Most Gen Y women in the United States believe gender discrimination is still a problem in the workplace, according to a recent study by the Business and Professional Women’s Foundation.
Seventy-seven percent of the 662 Gen Y women surveyed for "Gen Y Women in the Workplace” identified gender discrimination as a moderate or severe problem in today’s workplace. Only 3 percent indicated that gender discrimination is not a problem. (Generation Y, also called the Millennial Generation, is comprised of individuals born between 1977 and 1998.)
What’s more, nearly half of Gen Y women have observed or experienced gender discrimination in the workplace, the survey said. Women who had observed or experienced gender discrimination were more likely to report gender as a severe problem (37 percent) compared with women who had not (8 percent).
For Gen Y women who had either experienced or observed gender discrimination, the most prevalent forms reported included stereotyping (63 percent), unequal compensation (60 percent), not being treated as an equal (58 percent), inequality of opportunities (52 percent) and being held to a different standard (51 percent). These women also reported experienced or observed sexist jokes and derogatory statements about women (38 percent) and sexual harassment (31 percent.)
The study also found gender and age may have a compounding effect. Gen Y women who had experienced gender discrimination were more likely to report generational conflict or discrimination than those who had not, according to the report.
More than half of Gen Y women who observed or experienced gender discrimination also reported generational discrimination. Types of generational or age discrimination reported include being perceived as incompetent or inexperienced because of age, name calling such as "kid” and girl,” being passed over for promotions because of age and being held to different standards because of age.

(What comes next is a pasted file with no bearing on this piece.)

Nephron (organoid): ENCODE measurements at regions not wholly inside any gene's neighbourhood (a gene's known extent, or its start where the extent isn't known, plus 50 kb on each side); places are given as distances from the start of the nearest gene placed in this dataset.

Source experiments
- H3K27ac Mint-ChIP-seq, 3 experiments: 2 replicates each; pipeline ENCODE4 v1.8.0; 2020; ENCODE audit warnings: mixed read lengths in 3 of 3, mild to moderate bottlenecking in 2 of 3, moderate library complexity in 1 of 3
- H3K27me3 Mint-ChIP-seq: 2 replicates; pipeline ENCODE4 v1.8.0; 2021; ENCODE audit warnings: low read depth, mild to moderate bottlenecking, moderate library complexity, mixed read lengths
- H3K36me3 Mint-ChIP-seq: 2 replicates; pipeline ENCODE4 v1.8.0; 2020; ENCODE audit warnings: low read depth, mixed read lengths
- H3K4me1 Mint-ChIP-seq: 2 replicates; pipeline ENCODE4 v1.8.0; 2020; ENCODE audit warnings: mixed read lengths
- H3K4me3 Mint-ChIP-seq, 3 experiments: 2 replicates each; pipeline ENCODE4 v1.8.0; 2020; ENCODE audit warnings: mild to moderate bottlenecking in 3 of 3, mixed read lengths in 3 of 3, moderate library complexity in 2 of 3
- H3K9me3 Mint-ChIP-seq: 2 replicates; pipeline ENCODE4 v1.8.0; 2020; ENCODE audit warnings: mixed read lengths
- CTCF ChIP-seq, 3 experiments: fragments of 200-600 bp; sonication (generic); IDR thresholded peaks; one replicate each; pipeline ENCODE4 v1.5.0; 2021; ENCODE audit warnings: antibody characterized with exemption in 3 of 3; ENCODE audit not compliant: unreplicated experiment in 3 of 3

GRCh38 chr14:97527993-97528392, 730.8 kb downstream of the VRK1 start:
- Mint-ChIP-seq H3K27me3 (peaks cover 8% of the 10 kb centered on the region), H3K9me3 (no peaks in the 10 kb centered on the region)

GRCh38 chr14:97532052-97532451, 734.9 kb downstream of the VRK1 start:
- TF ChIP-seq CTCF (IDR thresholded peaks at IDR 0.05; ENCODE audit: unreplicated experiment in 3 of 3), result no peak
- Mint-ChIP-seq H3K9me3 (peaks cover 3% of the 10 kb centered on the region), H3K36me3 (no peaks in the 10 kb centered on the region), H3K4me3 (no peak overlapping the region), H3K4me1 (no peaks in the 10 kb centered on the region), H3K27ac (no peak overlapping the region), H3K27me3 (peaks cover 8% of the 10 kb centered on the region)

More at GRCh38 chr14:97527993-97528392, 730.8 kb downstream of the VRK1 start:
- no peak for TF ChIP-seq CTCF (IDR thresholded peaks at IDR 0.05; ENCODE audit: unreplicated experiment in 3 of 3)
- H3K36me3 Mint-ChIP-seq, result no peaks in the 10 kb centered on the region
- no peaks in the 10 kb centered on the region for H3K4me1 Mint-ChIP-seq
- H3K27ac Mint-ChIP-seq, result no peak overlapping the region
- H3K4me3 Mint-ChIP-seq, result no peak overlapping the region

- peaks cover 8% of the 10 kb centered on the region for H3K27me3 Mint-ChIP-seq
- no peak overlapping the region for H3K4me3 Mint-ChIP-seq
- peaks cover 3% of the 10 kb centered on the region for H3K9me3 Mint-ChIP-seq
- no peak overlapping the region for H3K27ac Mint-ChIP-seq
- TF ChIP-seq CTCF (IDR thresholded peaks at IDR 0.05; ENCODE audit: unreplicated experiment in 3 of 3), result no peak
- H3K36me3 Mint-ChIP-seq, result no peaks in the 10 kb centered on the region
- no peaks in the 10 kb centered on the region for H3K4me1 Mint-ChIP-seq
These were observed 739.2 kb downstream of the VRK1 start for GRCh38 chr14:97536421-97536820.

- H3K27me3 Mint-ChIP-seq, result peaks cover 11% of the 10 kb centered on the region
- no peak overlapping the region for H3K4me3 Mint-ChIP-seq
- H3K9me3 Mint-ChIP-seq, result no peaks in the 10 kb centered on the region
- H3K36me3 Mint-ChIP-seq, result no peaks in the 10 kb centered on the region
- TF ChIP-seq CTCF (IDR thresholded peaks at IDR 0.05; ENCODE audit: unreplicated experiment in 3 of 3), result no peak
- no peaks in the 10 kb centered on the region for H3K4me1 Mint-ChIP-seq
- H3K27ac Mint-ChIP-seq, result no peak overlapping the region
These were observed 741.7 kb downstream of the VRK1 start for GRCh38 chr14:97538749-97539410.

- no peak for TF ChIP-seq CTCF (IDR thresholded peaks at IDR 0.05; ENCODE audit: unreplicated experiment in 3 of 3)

The BPW Foundation survey results also corroborated previous studies that found family is the most important aspect of life to Gen Y. Indeed, the study found work/life balance is equally important to Gen Y women regardless of whether or not they have children.
"It is an issue of importance and concern across various categories of women,” the study concluded. "Because work/life balance policies and programs often preference workers with children, formal or informal rules may preclude Gen Y women without children from work/life balance programs.”
Discussions of work/life balance often ignore the fact that family is important for women without children, the study found. Family is often defined narrowly as relating to one’s nuclear family. Survey results indicate that Gen Y women have a broader understanding of family. Almost three-quarters of Gen Y women report that family is "very important,” and 69 percent of women without children report it as "very important.”
"Women hold various positions within families -- granddaughter, daughter, sister, aunt, mother, spouse and partner,” the report noted. "Family responsibilities extend beyond parent-child relationships.”
Also, women have responsibilities and interests outside of work and home, an issue also missing from the work/life balance conversation. "The work-life balance literature often treats workers as having two spheres of life -- work and home,” according to the report.
However, Gen Y women report more than two aspects of life as important. In addition to work and family, Gen Y women report these aspects of life are also important: hobbies (55 percent), friends (44 percent), exercise (43 percent) and volunteering (36 percent).
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